The game Ponomariov, Ukraine, v. Ni, China, is taken from the first round of the mammoth FIDE World Cup held in Russia. It is a French defense in which Ruslan Ponomariov, as White, comes up with the strange 5. Nce2.
Ni Hua, as Black, chose the road of normal development. Ponomariov’s prospects arose from the fact that he had cut off Black’s king, and Ni relied on his queen and bishop to defend his king’s wing. By the 18th move, Black had compromised his king’s pawn protection, putting the onus of good play on himself. On the 19th move Black moved his king to h8, allowing White’s knight to occupy h6 and after that the curtain soon falls.
a) I have generally seen 7.f4 played here. Now we have a position that could also arise by 1.e4 e6 2.d4 d5 3.Nd2 Nf6 4.e5 Nfd7 5.c3 c5 6.Ndf3 Nc6 7.Ne2, whereas White usually plays 6.Bd3 Nc6 7.Ne2.
b) This seems like a limp reaction. More challenging responses would be 7. . .Qb6 or 7f6 (perhaps preceded by 7cxd4 8.cxd4).
c) White now seems to have a very easy game to play. His pieces are well placed to press the initiative on the kingside.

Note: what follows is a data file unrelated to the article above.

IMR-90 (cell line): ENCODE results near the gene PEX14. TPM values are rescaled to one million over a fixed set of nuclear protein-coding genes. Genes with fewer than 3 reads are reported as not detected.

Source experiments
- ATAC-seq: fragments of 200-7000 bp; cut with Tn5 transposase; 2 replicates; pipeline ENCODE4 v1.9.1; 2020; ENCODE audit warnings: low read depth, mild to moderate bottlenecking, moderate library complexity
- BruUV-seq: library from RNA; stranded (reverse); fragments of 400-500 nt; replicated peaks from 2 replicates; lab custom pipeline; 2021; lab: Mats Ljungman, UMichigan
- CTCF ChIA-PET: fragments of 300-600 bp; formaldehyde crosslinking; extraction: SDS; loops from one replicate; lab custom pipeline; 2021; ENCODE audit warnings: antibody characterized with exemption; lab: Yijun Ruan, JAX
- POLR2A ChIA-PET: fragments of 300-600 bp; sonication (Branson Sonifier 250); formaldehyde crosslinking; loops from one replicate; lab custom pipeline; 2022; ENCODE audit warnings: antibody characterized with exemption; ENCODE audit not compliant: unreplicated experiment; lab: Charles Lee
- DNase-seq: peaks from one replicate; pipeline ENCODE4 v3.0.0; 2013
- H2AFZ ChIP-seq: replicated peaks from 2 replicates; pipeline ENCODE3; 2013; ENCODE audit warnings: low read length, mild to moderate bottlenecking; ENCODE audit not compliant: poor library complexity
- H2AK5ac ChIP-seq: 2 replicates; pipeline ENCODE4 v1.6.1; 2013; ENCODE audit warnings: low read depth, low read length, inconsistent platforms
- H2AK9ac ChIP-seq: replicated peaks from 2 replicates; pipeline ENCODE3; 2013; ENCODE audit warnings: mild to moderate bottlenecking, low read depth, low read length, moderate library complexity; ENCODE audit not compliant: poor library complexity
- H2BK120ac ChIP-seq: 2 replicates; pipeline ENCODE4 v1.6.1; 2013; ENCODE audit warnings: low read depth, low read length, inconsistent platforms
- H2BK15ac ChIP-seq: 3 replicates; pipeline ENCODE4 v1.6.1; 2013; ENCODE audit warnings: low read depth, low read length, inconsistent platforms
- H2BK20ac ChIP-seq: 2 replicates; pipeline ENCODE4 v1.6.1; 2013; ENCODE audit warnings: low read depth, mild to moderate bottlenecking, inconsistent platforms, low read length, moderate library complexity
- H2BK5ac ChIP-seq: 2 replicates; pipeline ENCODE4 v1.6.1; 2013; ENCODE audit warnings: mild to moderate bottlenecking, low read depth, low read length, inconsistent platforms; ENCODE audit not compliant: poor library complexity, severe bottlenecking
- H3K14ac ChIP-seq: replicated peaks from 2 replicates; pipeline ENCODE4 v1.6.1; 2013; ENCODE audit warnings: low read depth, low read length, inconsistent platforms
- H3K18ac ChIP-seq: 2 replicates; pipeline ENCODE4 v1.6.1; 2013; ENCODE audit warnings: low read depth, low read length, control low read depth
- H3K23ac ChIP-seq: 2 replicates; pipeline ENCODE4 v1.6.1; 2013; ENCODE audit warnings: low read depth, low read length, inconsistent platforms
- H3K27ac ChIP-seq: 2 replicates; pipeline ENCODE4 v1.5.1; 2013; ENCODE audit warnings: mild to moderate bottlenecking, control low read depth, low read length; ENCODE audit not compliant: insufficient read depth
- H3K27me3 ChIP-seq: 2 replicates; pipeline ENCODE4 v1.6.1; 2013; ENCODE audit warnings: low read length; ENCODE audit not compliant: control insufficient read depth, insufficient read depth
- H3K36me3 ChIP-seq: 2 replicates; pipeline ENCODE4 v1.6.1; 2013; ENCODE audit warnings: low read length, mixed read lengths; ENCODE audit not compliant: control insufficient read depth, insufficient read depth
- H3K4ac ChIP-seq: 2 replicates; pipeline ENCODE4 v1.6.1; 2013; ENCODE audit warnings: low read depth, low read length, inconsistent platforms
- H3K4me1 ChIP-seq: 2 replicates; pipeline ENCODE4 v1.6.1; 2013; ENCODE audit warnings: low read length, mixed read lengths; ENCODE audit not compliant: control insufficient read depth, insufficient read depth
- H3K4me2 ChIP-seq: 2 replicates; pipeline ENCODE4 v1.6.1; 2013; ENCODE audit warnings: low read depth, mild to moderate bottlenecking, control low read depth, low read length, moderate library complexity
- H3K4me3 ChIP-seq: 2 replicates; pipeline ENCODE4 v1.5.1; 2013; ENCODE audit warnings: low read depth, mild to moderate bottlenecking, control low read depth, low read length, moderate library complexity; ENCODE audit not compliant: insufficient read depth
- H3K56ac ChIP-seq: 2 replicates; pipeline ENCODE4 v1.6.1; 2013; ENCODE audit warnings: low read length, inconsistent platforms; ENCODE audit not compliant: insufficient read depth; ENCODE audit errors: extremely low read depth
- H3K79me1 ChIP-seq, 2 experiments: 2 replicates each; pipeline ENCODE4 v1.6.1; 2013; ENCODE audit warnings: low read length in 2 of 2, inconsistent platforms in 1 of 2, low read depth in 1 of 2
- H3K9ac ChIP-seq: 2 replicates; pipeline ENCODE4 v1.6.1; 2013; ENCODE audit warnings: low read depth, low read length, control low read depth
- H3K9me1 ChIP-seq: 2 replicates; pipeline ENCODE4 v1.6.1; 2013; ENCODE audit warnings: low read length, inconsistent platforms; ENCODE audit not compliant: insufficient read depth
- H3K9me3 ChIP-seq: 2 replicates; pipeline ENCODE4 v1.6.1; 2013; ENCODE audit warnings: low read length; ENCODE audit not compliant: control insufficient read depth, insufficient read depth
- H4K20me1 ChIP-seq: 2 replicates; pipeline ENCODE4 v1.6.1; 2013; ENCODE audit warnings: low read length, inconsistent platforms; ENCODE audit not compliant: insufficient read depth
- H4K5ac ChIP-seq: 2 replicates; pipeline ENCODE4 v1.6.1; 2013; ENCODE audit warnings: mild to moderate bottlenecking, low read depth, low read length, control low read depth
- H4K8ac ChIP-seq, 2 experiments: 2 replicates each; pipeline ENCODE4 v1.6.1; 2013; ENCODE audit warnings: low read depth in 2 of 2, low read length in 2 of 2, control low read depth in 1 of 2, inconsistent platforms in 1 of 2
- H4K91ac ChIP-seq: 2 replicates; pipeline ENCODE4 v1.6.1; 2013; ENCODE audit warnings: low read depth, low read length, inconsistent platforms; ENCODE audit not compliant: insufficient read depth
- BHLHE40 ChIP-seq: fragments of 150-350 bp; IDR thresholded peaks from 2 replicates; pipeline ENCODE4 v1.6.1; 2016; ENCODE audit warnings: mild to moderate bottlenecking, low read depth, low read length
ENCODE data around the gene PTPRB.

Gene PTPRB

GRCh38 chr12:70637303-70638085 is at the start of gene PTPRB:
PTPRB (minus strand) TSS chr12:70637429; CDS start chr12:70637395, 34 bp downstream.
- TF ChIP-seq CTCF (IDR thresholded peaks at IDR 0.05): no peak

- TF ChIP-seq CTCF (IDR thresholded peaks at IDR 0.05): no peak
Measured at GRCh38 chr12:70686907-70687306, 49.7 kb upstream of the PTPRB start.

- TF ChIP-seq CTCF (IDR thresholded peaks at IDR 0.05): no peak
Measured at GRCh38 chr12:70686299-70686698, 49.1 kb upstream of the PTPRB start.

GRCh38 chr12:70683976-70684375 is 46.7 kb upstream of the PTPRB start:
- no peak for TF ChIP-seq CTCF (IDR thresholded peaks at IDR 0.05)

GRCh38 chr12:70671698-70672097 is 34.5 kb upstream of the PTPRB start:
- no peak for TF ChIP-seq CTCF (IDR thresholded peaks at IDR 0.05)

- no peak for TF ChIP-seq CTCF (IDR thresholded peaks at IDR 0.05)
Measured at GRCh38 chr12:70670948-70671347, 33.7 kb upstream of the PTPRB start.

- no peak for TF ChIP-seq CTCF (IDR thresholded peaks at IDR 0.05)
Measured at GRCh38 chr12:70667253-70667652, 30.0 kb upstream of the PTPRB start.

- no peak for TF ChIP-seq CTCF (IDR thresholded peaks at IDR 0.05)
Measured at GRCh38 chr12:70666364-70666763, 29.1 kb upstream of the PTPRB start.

d) White gets a strong attack after 13. . .Bxh4 14.Nxh4 Qxh4 15.g3 Qe7 16.Nh5, but now after the move Black plays in the game White presses the attack at no cost.
e) Not 16. . .Bxf6? 17.Qd3 g6 18.Nxg6 hxg6 19.Qxg6+ Bg7 20.Nh5 etc.
f) It’s hard to suggest a good move for Black! 18. . .f5 would blunt the attack but at the cost of ruining Black’s dark squares.
g) 19. . .Bf8 looks like a better defense, although Black would still have a terrible position.
h) Of 20. . .Rf8 21.Qh5 etc.
i) Threatening mate in two with 24.Qf7+ Kh8 25.Qg8#.
j) Black’s position is shattered, e.g. 25. . .Rh8 26.Bh6+ Kg8 27.Qg4+ Kf7 28.Qg7+ etc.
Annotations by grandmaster Patrick Wolff, a two-time US champion.